- Although many teens and young adults say there are payoffs to attending college, slightly more (73%) say on-the-job experience is "a good way prepare for success" in the workforce compared to degrees or other educational experiences, according to a recent survey from The Associated Press-NORC Center for Public Affairs Research.
- Of the 769 teens (ages 13 to 17) and 1,804 young adults (ages 18 to 29) polled, equal shares (60%) said vocational training or a bachelor's degree would help them prepare for success. A slightly higher percentage (66%) said the same of graduate degrees.
- The results also highlight differences in students' college-going habits and their views of higher education based on factors such as family income, race and political leaning.
While the teens and young adults responding to AP-NORC's poll said job experience was the most valuable means of preparing for success in the workforce, more than three-fourths said they feel pressure to attend a college or university.
Sixty-percent of respondents from households earning more than $50,000 per year said they planned to attend a four-year college, compared to 38% of respondents from households earning less than that amount. Meanwhile, of respondents from the latter group, 31% each said they had some or no college plans.
And while 75% of respondents either are or plan to continue their education after high school in some way, 48% are doing so or expect to do so at a four-year college. Around 27% said the same of a two-year or vocational school.
Further, the higher a family's earnings, the more likely those respondents were to say their parents helped with some combination of researching, preparing and paying for college.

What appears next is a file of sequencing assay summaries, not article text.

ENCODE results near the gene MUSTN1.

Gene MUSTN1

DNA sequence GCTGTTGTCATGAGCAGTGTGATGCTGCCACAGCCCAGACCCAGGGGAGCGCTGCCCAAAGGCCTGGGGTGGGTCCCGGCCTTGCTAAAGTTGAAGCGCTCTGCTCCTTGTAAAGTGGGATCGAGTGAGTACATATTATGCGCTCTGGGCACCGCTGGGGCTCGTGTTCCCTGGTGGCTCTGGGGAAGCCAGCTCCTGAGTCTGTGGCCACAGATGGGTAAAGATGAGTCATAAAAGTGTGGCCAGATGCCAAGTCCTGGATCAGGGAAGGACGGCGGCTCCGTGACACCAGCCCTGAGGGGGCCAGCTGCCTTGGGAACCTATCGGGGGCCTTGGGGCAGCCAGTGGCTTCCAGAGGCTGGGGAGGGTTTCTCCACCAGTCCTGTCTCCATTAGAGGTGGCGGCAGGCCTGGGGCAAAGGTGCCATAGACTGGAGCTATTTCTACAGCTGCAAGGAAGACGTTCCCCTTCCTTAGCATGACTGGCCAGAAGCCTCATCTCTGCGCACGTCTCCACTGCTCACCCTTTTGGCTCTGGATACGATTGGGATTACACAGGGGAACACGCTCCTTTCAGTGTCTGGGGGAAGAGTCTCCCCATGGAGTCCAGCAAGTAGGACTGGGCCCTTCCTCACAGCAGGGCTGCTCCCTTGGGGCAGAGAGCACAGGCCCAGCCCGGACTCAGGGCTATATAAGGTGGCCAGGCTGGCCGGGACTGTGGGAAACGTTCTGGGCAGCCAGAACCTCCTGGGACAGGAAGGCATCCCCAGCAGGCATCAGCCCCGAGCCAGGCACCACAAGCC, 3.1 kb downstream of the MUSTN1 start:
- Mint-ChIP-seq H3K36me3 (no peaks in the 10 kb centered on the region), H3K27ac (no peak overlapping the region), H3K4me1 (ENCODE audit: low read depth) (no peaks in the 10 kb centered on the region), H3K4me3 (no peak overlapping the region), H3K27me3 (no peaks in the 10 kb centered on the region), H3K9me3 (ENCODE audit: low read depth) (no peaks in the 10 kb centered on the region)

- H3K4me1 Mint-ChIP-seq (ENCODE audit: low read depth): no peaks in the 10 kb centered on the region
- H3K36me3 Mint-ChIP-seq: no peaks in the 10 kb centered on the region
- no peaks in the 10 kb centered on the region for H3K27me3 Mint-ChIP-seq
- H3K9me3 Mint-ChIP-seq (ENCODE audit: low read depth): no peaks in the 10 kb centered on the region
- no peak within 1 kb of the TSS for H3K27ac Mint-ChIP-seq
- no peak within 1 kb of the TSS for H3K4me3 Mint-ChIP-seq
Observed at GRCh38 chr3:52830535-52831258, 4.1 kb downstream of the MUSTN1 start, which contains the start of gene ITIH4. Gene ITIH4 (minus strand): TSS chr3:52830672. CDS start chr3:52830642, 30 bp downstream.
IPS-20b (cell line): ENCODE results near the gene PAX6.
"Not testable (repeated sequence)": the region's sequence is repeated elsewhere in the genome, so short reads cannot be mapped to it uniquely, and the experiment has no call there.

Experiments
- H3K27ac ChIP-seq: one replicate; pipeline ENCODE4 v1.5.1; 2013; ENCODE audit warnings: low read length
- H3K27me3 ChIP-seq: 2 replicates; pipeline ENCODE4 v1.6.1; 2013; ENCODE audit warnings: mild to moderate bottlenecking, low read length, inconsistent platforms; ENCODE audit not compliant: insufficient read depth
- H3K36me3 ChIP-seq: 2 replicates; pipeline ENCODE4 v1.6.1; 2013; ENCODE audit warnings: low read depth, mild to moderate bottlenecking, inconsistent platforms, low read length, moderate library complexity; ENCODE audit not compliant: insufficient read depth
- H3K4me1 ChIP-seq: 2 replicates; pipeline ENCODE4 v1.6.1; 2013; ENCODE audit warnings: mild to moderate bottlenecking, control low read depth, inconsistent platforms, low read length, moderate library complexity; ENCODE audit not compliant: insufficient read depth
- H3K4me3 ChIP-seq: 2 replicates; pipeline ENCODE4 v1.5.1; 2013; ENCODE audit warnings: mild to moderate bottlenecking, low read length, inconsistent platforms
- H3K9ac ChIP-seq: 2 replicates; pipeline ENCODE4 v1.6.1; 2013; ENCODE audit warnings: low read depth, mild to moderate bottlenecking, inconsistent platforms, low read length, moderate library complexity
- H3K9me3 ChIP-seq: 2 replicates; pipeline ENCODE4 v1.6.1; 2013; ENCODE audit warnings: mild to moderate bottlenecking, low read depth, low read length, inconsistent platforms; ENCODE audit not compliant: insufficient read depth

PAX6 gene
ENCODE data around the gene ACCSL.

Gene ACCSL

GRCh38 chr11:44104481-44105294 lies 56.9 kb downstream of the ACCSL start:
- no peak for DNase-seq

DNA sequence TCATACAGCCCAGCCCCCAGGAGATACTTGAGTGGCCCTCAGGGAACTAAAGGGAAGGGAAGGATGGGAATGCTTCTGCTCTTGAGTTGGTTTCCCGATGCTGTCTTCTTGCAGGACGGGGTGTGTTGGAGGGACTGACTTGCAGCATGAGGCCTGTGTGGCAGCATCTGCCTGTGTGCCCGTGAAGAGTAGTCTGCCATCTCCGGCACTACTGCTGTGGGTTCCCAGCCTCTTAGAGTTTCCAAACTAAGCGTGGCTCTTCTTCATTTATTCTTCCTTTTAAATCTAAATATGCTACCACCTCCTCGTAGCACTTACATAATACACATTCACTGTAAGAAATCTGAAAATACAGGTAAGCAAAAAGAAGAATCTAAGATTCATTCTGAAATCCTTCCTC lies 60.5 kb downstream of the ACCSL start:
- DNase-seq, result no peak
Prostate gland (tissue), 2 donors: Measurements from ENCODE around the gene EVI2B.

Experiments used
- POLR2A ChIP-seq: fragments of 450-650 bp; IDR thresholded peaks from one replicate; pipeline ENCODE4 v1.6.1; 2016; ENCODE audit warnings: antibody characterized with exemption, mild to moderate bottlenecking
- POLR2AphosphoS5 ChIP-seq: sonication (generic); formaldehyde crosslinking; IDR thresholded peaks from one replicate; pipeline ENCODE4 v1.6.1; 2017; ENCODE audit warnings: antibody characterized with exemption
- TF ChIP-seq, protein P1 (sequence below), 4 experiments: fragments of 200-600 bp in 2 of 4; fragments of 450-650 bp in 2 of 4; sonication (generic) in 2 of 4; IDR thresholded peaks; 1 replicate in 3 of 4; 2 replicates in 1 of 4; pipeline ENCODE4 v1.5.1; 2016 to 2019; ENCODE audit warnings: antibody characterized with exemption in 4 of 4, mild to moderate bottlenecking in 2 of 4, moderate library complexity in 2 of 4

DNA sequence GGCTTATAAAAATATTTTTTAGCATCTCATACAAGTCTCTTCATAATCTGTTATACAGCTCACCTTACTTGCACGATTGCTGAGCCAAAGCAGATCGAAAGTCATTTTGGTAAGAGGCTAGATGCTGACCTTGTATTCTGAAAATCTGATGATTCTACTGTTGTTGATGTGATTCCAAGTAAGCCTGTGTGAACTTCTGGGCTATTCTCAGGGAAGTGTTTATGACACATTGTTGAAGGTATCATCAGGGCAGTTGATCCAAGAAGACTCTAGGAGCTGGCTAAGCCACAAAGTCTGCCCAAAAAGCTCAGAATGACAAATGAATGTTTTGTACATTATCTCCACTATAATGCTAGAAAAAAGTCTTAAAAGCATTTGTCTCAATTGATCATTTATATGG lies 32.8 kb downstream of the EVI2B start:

Some higher ed researchers speaking with The AP about the findings were concerned that there was too narrow of a gap between respondents saying a bachelor's degree (60%) or a high school diploma (45%) was good prep for success in today's economy. But others were encouraged that students are looking beyond four-year degrees to two-year colleges and vocational programs.
The responses highlight concerns that postsecondary education is not adequately preparing workers for "middle-skills" positions, which require more than a high school diploma but less than a four-year degree.
These jobs account for around one-fourth of so-called "good" jobs, which pay at least $35,000 for younger workers and $45,000 for older workers, according to research from Georgetown University's Center on Education and the Workforce (CEW).
Associate-degree holders saw the biggest gain in "middle-skills" job opportunities in the last three decades, the CEW report notes, though bachelor's degree recipients still command the largest share of "good" jobs. Three in four jobs requiring a bachelor's degree meet CEW's threshold to be called a good job.
In another recent study, more than half (57%) of graduates of nondegree vocational and technical programs said their education was worth the cost. Half of graduate-degree holders and 48% of associate-degree holders said the same, compared to 40% of those with bachelor's degrees.